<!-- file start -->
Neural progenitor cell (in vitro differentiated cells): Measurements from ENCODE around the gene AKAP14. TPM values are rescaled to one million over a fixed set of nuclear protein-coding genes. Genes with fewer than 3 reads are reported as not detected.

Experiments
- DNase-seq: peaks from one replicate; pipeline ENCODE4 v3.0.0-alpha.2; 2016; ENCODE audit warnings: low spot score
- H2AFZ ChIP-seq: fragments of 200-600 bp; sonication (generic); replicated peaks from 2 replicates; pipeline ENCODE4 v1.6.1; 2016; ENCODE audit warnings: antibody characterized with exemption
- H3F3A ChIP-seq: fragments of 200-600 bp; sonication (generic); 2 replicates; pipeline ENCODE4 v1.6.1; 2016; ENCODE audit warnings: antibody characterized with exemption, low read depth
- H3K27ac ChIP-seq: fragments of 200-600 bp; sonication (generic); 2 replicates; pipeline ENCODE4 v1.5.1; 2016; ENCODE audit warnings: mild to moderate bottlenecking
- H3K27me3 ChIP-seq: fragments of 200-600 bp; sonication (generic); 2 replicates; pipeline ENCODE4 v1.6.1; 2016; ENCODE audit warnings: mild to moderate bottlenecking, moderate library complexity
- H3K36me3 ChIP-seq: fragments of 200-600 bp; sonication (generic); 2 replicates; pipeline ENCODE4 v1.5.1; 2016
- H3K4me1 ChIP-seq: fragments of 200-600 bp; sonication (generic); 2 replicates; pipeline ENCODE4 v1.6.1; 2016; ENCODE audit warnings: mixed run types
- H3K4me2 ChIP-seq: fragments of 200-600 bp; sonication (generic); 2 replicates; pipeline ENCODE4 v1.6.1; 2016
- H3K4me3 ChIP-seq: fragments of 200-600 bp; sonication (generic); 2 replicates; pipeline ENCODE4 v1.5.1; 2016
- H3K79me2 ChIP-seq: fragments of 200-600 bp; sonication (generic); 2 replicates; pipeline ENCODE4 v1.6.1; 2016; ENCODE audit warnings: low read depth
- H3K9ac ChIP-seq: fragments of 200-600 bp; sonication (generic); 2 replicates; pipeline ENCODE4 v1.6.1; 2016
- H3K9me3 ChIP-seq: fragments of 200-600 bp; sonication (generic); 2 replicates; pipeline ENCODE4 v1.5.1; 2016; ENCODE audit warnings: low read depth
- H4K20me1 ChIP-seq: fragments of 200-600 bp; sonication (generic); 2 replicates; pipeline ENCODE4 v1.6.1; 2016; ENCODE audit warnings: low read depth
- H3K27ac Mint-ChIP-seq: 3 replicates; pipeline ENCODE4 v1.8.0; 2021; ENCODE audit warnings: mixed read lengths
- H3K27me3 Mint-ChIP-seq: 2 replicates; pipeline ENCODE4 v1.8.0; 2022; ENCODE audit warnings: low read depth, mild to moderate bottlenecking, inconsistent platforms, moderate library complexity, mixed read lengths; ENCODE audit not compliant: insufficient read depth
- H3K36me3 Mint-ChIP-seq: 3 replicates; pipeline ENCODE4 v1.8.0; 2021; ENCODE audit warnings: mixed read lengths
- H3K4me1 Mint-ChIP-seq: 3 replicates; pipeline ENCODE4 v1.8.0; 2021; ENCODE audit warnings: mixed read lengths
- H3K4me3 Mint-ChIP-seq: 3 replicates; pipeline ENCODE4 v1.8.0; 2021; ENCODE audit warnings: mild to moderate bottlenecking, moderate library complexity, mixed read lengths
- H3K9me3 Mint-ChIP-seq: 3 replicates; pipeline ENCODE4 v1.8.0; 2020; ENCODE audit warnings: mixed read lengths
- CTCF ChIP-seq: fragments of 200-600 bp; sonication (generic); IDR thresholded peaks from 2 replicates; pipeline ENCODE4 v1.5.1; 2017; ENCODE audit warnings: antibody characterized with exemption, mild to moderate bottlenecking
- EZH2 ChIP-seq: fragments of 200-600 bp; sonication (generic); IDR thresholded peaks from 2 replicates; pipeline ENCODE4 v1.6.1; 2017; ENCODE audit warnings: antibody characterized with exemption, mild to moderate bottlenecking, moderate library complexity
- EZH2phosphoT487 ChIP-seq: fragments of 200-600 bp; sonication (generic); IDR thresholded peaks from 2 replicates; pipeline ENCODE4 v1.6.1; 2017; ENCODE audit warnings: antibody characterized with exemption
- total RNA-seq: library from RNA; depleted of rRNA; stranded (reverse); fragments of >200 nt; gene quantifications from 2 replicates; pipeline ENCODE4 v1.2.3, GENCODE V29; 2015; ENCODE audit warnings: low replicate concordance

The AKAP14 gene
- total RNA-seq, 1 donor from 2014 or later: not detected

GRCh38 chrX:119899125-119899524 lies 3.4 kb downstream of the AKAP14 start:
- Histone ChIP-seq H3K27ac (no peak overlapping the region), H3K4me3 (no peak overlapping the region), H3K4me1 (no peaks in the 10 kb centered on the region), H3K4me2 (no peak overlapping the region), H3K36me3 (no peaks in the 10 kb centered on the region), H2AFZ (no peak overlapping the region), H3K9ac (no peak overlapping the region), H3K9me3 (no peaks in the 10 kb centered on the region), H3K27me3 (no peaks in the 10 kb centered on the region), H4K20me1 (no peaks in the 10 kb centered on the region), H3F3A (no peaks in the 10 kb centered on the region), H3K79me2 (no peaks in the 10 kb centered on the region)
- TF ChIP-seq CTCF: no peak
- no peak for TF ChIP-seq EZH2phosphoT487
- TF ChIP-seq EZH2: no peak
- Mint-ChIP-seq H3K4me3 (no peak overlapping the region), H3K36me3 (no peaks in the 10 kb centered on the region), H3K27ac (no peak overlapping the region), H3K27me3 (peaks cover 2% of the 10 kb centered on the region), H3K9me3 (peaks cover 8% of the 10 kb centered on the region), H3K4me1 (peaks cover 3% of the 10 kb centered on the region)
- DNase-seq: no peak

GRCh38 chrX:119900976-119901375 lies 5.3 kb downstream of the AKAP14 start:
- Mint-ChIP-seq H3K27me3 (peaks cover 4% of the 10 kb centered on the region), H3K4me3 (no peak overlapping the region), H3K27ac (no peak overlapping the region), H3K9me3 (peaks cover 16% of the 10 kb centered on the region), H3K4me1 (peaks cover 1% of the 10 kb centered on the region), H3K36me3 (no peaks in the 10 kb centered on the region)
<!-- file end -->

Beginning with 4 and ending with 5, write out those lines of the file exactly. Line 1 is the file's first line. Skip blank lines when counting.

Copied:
- H2AFZ ChIP-seq: fragments of 200-600 bp; sonication (generic); replicated peaks from 2 replicates; pipeline ENCODE4 v1.6.1; 2016; ENCODE audit warnings: antibody characterized with exemption
- H3F3A ChIP-seq: fragments of 200-600 bp; sonication (generic); 2 replicates; pipeline ENCODE4 v1.6.1; 2016; ENCODE audit warnings: antibody characterized with exemption, low read depth